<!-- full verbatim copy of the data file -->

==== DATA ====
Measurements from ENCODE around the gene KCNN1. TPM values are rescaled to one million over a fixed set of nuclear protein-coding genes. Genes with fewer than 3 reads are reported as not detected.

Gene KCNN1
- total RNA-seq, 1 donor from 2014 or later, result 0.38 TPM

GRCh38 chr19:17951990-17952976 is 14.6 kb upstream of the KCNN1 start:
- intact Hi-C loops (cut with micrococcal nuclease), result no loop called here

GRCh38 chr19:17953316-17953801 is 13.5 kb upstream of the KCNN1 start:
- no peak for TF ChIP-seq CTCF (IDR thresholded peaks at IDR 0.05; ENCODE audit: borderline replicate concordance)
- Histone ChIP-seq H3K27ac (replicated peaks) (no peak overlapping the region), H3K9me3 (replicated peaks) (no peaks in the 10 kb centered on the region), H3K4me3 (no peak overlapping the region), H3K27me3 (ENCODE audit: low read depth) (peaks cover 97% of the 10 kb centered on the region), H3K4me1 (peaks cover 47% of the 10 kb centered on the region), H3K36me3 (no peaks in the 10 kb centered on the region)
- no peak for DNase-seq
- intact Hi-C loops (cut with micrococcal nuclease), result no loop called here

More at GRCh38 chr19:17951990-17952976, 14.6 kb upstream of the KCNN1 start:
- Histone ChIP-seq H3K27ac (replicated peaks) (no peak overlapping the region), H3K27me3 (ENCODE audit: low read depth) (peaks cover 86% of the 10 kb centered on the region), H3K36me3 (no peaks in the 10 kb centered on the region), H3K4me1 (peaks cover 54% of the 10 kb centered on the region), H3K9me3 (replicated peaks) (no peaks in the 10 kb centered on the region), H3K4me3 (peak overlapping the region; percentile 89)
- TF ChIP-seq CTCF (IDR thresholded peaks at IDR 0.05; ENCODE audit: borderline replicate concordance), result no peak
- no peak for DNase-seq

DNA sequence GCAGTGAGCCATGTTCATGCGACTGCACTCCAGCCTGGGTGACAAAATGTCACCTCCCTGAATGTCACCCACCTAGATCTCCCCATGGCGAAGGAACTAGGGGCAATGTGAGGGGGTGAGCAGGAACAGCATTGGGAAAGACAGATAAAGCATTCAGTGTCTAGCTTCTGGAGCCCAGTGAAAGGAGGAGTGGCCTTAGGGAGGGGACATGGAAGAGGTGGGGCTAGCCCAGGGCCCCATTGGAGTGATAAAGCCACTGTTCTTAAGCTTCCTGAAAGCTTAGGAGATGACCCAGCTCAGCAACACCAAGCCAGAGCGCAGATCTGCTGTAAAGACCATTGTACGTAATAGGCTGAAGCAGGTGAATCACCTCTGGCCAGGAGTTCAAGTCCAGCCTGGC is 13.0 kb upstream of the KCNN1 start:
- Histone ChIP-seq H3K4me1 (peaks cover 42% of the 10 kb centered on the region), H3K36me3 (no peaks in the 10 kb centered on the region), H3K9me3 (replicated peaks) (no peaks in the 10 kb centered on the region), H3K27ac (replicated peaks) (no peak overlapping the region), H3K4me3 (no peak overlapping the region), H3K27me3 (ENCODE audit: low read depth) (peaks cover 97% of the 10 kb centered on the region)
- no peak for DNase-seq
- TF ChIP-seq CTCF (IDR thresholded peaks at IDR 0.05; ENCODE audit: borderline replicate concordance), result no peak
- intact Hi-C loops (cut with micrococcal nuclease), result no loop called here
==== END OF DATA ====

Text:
Measurements from ENCODE around the gene KCNN1. TPM values are rescaled to one million over a fixed set of nuclear protein-coding genes. Genes with fewer than 3 reads are reported as not detected.

Gene KCNN1
- total RNA-seq, 1 donor from 2014 or later, result 0.38 TPM

GRCh38 chr19:17951990-17952976 is 14.6 kb upstream of the KCNN1 start:
- intact Hi-C loops (cut with micrococcal nuclease), result no loop called here

GRCh38 chr19:17953316-17953801 is 13.5 kb upstream of the KCNN1 start:
- no peak for TF ChIP-seq CTCF (IDR thresholded peaks at IDR 0.05; ENCODE audit: borderline replicate concordance)
- Histone ChIP-seq H3K27ac (replicated peaks) (no peak overlapping the region), H3K9me3 (replicated peaks) (no peaks in the 10 kb centered on the region), H3K4me3 (no peak overlapping the region), H3K27me3 (ENCODE audit: low read depth) (peaks cover 97% of the 10 kb centered on the region), H3K4me1 (peaks cover 47% of the 10 kb centered on the region), H3K36me3 (no peaks in the 10 kb centered on the region)
- no peak for DNase-seq
- intact Hi-C loops (cut with micrococcal nuclease), result no loop called here

More at GRCh38 chr19:17951990-17952976, 14.6 kb upstream of the KCNN1 start:
- Histone ChIP-seq H3K27ac (replicated peaks) (no peak overlapping the region), H3K27me3 (ENCODE audit: low read depth) (peaks cover 86% of the 10 kb centered on the region), H3K36me3 (no peaks in the 10 kb centered on the region), H3K4me1 (peaks cover 54% of the 10 kb centered on the region), H3K9me3 (replicated peaks) (no peaks in the 10 kb centered on the region), H3K4me3 (peak overlapping the region; percentile 89)
- TF ChIP-seq CTCF (IDR thresholded peaks at IDR 0.05; ENCODE audit: borderline replicate concordance), result no peak
- no peak for DNase-seq

DNA sequence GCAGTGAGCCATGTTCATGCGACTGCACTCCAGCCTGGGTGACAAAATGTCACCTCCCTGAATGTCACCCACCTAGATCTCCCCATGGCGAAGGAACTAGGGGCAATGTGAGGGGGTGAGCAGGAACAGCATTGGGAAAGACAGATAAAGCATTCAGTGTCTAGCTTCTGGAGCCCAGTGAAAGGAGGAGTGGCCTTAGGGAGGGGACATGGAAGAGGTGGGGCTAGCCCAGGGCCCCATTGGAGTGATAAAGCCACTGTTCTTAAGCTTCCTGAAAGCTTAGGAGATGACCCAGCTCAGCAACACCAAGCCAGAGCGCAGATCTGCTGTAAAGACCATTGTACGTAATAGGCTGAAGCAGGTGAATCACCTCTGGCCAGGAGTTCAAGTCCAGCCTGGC is 13.0 kb upstream of the KCNN1 start:
- Histone ChIP-seq H3K4me1 (peaks cover 42% of the 10 kb centered on the region), H3K36me3 (no peaks in the 10 kb centered on the region), H3K9me3 (replicated peaks) (no peaks in the 10 kb centered on the region), H3K27ac (replicated peaks) (no peak overlapping the region), H3K4me3 (no peak overlapping the region), H3K27me3 (ENCODE audit: low read depth) (peaks cover 97% of the 10 kb centered on the region)
- no peak for DNase-seq
- TF ChIP-seq CTCF (IDR thresholded peaks at IDR 0.05; ENCODE audit: borderline replicate concordance), result no peak
- intact Hi-C loops (cut with micrococcal nuclease), result no loop called here